The friendly game was played just weeks after Kim Jong-un notoriously had his uncle, once considered his mentor, executed for a litany of alleged crimes against the state. The game was played in front of a crowd of about 14,000 at the Pyongyang Indoor Stadium, according to ESPN. The American team played together in the first half against the North Koreans, being outscored 47 to 39 points before mixing up the teams in the second half. Rodman sat out the second half and was seen seated next to Kim Jong-un for the remainder of the game.
The media was already abuzz due to what many deemed an ill-advised game, but came to a head during a televised interview with CNN correspondent Chris Cuomo in which Rodman became emotional and erratic. After being continually pressed by Cuomo for why Rodman had not used his considerable influence and friendship with Kim Jong-un to help free Kenneth Bae, Rodman momentarily seemed to imply that Bae was deserving of his punishment, angrily lashing out at Cuomo and stating that “Kenneth Bae did one thing … if you understand what Kenneth Bae did, do you understand what he did in this country?” before going on an impassioned rant highlighting the sacrifice and scrutiny he and his fellow players have endured for trying to bridge the gap between the U.S. and North Korea. “One day, this door is going to open,” Rodman said, “because of these 10 guys here. All of us … everybody here. We could open the door just a little bit for people to come here and do one thing.”
If his heart was indeed in the right place, Rodman seemed to overshadow it with further escapades following the game. Rodman first publicly apologized about his insensitivity toward Bae and blamed his actions during the CNN interview partially on the fact that he had been drinking. Coupled with the fact that he and several players went on a ski trip at the multimillion-dollar Masik Pass ski resort in North Korea (built with state funds in a notably impoverished country) the day following the game as reported by USA Today. Rumors from multiple media outlets said that the American players were paid for their involvement in the match have drawn attention away from what seemed to be a well-meaning endeavor. Continued media scrutiny and public condemnation by the U.S. state department and the NBA have made Rodman’s attempt at basketball diplomacy seem more like a basketball farce.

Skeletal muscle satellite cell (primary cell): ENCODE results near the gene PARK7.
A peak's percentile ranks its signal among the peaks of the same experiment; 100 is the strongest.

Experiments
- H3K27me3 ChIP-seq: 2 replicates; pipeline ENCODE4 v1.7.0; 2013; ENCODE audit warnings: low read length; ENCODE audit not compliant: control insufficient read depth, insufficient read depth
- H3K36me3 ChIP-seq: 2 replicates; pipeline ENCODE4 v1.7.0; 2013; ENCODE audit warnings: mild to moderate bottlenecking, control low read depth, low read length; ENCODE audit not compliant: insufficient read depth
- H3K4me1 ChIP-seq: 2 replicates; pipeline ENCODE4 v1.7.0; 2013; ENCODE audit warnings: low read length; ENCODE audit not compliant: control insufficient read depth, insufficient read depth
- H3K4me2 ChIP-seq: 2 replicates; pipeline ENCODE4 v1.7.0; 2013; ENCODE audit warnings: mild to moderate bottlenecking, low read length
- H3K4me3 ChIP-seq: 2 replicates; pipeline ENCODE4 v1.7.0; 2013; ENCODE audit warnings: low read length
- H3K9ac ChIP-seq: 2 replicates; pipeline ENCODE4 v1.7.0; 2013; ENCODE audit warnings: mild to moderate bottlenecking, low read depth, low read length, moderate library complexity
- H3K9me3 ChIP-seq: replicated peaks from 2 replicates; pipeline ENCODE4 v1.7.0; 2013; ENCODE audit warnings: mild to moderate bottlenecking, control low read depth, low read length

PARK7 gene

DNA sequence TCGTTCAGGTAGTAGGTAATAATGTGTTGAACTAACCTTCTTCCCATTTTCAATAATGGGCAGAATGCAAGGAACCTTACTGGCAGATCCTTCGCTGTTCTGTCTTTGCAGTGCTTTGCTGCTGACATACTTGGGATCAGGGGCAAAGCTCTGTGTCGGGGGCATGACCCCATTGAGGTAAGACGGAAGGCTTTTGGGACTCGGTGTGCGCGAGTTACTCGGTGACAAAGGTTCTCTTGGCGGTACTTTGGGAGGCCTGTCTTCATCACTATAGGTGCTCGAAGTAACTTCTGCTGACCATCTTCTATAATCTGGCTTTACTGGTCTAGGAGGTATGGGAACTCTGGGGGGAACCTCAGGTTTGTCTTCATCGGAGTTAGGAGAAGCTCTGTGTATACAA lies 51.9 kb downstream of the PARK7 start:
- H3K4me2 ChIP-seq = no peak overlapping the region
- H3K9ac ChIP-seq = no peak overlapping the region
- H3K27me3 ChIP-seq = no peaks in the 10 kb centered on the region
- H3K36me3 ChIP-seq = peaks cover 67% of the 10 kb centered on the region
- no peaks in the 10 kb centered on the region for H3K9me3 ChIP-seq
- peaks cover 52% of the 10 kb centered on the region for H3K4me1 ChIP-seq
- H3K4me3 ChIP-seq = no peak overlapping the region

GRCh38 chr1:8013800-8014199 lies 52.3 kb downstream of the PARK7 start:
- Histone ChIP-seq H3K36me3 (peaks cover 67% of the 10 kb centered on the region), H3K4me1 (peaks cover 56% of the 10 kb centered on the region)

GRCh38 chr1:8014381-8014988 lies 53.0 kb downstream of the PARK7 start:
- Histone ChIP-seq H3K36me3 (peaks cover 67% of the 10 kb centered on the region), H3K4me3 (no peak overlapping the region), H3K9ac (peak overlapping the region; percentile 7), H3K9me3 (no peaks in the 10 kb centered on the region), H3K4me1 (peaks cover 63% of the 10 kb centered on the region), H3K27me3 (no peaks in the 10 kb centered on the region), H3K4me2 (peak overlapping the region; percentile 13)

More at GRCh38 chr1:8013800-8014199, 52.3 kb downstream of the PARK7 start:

“Many of Rodman’s fellow peers have since expressed regrets over their trip to North Korea. Doug Christie broke his silence recently to TMZ Sports, stating “I’d like to apologize to my family and friends and all my fellow Americans if what I did was un-American or unpatriotic.” The North Korean exhibition game looks to go down as an unwanted stain on Christie’s otherwise respectable basketball career, but if it was able to open the minds of a few and lessen the divide between Washington and Pyongyang, than maybe basketball diplomacy isn’t such a bad thing.
“Dennis Rodman’s investment is weird in North Korea since there are poor relations with the U.S. It is surprising that this is happening but not something to get worked up about.” – Nick Blanchard, Freshman
“Throughout history, we’ve seen lots of opportunity for sports diplomacy. For North Korea to allow Dennis Rodman is at least a step in the right direction to better relationships. Will Rodman solve all the issues? No. But a step in the right direction to overcome tense relationships through common interest of sports can later help solve the human rights violations in North Korea.” – Chris Hostetler, Sophomore
Follow Chirag Patel on Twitter: @cbpatel86
Follow Sacha Irick on Twitter: @GraphicSacha